Investigates: How development ‘rumors’ landed Timuquana Country Club $12.5M in taxpayer dollars

JACKSONVILLE, Fla. — Timuquana Country Club, an exclusive club for the rich and powerful, landed a windfall of taxpayer dollars after the City of Jacksonville and Naval Air Station Jacksonville paid for the land near the base to not be sold.


The club is located in Ortega nestled along the St. Johns River just north of the base. Action News Jax Ben Becker investigated whether that multimillion-dollar property deal should have been allowed to happen.


Since 2020, the City of Jacksonville and the U.S. Navy have signed off on four contracts worth a combined $12,591,760 for 214 acres of Timuquana property. To put that in perspective an acre of land is about the size of a football field. The City share is $3,147,940 via state grants. It was made possible because of a 2017 ordinance introduced at the request of Jacksonville Mayor Lenny Curry allowing the City and Navy to “collaborate on encroachment protection projects within the military influence zone of Duval County naval bases.”

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The money for Timuquana is for what’s called a “restrictive easement”. According to records, the Navy and City paid Timuquana to prevent it from “selling its land for commercial and residential construction in perpetuity”.

Florida Governor Ron DeSantis has awarded millions of dollars in state grants all across Florida to U.S. military installations for various reasons, including security.

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This comes amid growing concerns from national lawmakers, mostly Republicans, about countries like China acquiring land near bases which could be used to spy on our armed forces. According to the United States Department of Agriculture, nearly 37.6 million acres of U.S. agricultural land were foreign-owned at the end of 2020, mostly by Canada while China owned slightly less than one percent of foreign-held acres. The Navy and City said these Timuquana easements are to prohibit what they claim is “incompatible development.”


Councilwoman Randy DeFoor represents District 14, home to Timuquana and NAS JAX. Becker asked her, “Transparency is important to you?” She replied, “It is important to me.” He also asked, “Does it feel like a blank check?” DeFoor replied, “No, I don’t’ think it was a blank check.”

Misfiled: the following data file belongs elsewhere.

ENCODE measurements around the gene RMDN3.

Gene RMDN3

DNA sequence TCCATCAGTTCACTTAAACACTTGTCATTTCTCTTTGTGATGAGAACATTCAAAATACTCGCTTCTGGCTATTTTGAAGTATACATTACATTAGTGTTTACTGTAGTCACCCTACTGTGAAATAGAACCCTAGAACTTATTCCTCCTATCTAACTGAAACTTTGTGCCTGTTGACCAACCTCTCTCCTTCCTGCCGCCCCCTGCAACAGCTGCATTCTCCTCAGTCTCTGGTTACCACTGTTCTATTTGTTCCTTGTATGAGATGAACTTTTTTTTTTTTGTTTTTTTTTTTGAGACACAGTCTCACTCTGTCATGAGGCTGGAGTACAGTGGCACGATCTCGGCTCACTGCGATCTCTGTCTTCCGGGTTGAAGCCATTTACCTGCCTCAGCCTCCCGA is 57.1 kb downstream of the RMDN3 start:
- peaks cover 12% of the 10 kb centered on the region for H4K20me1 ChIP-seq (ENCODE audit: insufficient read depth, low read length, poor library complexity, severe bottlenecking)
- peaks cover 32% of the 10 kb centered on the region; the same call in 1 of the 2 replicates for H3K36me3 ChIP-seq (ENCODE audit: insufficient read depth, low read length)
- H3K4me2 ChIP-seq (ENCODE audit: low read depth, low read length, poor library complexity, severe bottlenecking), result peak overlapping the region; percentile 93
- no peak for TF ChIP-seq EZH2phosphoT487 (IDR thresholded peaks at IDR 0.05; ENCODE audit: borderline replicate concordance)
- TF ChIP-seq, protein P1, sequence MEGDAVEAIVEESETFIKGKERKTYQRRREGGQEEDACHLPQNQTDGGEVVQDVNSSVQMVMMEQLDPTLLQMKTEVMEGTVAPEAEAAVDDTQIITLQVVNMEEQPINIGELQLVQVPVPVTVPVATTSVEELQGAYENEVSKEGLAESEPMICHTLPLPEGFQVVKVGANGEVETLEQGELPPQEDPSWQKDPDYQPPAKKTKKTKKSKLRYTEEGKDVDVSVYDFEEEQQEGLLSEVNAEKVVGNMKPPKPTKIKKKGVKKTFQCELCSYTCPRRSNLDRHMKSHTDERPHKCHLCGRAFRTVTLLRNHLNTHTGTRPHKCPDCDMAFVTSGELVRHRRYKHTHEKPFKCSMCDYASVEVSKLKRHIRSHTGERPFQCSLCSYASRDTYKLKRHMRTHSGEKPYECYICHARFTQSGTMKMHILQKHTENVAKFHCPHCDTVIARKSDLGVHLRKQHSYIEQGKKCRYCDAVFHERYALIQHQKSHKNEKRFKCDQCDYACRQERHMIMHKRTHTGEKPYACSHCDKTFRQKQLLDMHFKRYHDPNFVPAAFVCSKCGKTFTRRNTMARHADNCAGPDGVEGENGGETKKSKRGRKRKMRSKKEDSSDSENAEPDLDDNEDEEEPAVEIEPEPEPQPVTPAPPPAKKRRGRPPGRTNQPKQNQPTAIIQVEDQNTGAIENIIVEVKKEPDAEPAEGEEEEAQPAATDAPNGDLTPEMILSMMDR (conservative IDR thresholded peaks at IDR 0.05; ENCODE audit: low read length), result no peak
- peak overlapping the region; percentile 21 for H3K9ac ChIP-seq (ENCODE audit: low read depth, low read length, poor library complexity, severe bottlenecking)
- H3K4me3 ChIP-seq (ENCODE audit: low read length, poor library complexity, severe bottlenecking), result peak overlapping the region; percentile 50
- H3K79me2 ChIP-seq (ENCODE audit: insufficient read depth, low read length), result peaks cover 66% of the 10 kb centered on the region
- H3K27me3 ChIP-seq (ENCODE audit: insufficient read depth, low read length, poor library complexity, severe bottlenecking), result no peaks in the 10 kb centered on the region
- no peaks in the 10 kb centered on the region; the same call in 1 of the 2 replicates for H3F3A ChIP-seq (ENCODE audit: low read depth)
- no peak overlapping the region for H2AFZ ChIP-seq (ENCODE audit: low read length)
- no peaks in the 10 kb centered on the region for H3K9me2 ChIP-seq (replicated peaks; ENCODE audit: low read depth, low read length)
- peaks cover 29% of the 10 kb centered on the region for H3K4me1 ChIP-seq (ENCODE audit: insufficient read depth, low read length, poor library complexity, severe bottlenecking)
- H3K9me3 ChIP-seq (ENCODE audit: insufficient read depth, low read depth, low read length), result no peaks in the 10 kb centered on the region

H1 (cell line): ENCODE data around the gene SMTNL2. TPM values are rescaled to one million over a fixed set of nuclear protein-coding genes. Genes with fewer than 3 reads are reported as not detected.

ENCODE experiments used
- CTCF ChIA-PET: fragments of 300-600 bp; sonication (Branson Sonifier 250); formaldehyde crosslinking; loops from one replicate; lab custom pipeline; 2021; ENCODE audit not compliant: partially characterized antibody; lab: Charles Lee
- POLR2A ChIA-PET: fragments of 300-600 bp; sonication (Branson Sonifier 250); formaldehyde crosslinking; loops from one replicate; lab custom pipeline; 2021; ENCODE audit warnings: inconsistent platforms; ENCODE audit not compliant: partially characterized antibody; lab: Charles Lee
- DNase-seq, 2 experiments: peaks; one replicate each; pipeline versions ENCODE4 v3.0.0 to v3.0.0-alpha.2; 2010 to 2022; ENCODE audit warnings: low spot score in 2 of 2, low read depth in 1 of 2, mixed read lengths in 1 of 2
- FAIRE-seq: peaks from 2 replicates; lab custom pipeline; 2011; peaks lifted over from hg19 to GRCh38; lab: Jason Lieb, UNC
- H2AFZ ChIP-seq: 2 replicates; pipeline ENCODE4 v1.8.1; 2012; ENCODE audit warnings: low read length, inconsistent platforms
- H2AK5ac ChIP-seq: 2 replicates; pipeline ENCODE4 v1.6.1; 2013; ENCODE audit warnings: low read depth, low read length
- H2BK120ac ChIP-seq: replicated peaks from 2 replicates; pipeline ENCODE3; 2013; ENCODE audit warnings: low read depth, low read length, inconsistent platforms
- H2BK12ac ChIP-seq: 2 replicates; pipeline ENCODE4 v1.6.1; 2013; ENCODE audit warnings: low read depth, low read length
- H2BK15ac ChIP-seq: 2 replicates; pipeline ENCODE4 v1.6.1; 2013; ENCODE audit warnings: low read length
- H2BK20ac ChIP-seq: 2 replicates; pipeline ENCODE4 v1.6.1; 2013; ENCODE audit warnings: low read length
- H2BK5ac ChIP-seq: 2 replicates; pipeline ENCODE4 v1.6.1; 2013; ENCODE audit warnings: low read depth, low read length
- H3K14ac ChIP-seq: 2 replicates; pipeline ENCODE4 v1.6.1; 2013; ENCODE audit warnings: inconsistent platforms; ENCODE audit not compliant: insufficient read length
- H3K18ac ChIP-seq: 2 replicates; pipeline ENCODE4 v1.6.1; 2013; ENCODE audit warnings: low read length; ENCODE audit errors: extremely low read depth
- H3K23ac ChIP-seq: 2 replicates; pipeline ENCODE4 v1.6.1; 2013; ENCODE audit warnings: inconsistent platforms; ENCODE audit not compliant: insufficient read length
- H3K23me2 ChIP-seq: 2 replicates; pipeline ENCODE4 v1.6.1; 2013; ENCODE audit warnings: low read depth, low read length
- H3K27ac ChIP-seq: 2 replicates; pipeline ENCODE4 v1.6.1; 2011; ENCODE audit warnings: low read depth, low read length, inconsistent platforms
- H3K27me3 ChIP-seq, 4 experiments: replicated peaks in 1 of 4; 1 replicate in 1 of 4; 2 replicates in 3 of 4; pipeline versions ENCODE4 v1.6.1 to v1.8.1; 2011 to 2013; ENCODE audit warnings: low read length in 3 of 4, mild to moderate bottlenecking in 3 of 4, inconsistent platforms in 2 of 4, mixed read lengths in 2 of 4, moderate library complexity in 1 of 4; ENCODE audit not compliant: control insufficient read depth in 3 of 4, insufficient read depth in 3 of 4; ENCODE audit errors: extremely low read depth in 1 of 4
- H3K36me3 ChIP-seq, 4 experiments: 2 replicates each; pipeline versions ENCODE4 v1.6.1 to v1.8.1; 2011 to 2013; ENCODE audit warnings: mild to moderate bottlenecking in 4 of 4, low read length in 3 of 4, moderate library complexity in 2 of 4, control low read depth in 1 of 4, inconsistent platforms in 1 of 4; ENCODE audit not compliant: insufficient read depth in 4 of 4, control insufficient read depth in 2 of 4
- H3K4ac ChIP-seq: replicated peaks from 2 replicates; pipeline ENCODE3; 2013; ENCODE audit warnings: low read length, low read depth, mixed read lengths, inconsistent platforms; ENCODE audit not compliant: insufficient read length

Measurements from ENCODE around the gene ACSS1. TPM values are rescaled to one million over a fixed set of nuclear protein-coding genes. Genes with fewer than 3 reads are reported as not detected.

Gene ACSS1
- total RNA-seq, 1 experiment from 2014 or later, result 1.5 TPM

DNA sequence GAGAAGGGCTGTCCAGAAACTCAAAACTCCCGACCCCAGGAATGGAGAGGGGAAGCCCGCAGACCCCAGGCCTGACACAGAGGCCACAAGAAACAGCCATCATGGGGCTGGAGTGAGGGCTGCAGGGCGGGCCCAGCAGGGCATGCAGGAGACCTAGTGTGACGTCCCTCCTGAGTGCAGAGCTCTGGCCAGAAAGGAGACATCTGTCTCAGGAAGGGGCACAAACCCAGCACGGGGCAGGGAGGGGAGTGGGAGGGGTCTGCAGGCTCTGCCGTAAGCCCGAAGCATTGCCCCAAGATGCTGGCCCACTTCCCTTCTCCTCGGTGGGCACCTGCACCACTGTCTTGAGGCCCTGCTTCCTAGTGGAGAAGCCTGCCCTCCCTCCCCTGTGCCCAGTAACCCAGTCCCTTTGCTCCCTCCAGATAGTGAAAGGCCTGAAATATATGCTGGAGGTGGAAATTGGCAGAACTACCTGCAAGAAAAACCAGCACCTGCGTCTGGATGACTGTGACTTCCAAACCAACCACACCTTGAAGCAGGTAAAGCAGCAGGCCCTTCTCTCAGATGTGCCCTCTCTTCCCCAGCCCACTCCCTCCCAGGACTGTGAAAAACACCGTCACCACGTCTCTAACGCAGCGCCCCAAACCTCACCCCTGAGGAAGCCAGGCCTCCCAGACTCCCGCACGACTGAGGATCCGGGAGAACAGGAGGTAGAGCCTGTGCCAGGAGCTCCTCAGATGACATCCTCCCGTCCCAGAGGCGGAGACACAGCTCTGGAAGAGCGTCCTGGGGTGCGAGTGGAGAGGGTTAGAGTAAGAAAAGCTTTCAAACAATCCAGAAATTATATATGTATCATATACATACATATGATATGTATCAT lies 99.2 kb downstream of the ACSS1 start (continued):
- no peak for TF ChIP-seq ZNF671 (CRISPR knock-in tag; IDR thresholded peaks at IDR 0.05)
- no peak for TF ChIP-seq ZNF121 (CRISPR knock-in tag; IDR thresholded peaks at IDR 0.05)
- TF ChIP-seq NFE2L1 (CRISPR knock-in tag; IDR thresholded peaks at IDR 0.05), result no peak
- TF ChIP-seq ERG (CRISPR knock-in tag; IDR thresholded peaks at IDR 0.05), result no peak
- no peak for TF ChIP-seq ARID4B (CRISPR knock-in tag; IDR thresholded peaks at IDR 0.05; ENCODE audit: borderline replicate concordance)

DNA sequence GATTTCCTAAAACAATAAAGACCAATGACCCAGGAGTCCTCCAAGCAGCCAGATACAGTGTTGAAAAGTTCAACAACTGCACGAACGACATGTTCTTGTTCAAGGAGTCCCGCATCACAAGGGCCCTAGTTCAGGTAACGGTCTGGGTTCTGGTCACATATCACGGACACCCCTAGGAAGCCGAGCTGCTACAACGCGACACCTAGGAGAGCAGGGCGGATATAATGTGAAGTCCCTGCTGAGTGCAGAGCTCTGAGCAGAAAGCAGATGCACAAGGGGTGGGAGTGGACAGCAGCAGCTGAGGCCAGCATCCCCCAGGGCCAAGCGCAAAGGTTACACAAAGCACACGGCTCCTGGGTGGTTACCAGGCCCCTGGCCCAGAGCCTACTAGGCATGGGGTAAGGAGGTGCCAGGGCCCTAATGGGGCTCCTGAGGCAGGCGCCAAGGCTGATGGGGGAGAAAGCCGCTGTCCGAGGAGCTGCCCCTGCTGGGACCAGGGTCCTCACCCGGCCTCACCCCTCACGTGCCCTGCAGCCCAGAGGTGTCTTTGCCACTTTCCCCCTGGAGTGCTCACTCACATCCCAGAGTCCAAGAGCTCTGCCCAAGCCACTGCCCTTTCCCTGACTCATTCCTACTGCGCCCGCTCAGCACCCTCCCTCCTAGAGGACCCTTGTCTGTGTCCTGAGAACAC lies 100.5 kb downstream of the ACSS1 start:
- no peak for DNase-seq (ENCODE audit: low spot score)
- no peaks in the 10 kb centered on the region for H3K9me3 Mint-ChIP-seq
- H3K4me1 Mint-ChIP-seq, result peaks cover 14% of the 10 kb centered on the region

“Over the course of decades, I heard rumors over any given time that they were thinking of developing it,” said DeFoor. “Rumors? Nothing substantiated?” pressed Becker. “Correct,” she admitted.

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“What’s happened is in many areas around the country we have seen developments around these bases that have basically resulted in bases in being terminated for safety and security concerns,” DeFoor responded. Becker discovered that’s true but not for a long time. According to the Congressional Research Service, since 1988, more than 350 bases have been designated for closing under the federal government’s Base Realignment and Closure (BRAC) process. However, the last round of BRAC was way back in 2005, because Congress has refused to approve any more shutdowns since.


Becker emailed the Navy to ask for the appraisal of Timuquana’s easement purchase and to find out if taxpayers are getting a good deal, but the Navy refused stating it, “compromises confidential commercial information”. Becker also asked the City for the appraisal and was told it, “Does not have and has never had any appraisals on the Timuquana Country Club property related to these easements.” “Is the payment too much? Could be too little?” asked Action News Jax Law and Safety Expert Dale Carson. He said he is concerned that a city appraisal didn’t happen. Carson pointed out Jacksonville’s own municipal code requires at least one appraisal for land purchases above $100,000 and two for more than $500,000.

Becker requested interviews with the City of Jacksonville’s General Counsel Jason Teal and Chief Administrative Officer Brian Hughes but never heard back.

There’s also a state statute that appears to create a process that would possibly limit physical obstructions “within a 10-nautical-mile radius” of “public-use” or “military airports” raising the question to Carson why the multimillion-dollar payments are even needed in the first place.

“It is ultimately money we are controlling. And we’re being used as a mechanism and funnel to distribute those funds as a result we ought to know what it’s about, and why it occurs, and is it appropriate,” Carson said.

“The City as a party is really a conduit,” maintained DeFoor who said while the City has agreed to participate in the state funding for the Timuquana easements, she doesn’t believe the City has any joint ownership or property rights. But she does have an issue with the Navy. “I don’t know why the military isn’t showing what the appraisal is. I think they should,” DeFoor said.

The Navy and the City have another two years to spend about $5 million on additional Timuquana easements which may bring the total paid to approximately $17.5 million.

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A Timuquana leader declined to comment on Becker’s report, but he did learn some of public money the club received is being used for course renovations which is perfectly allowable. It also makes the money nontaxable.

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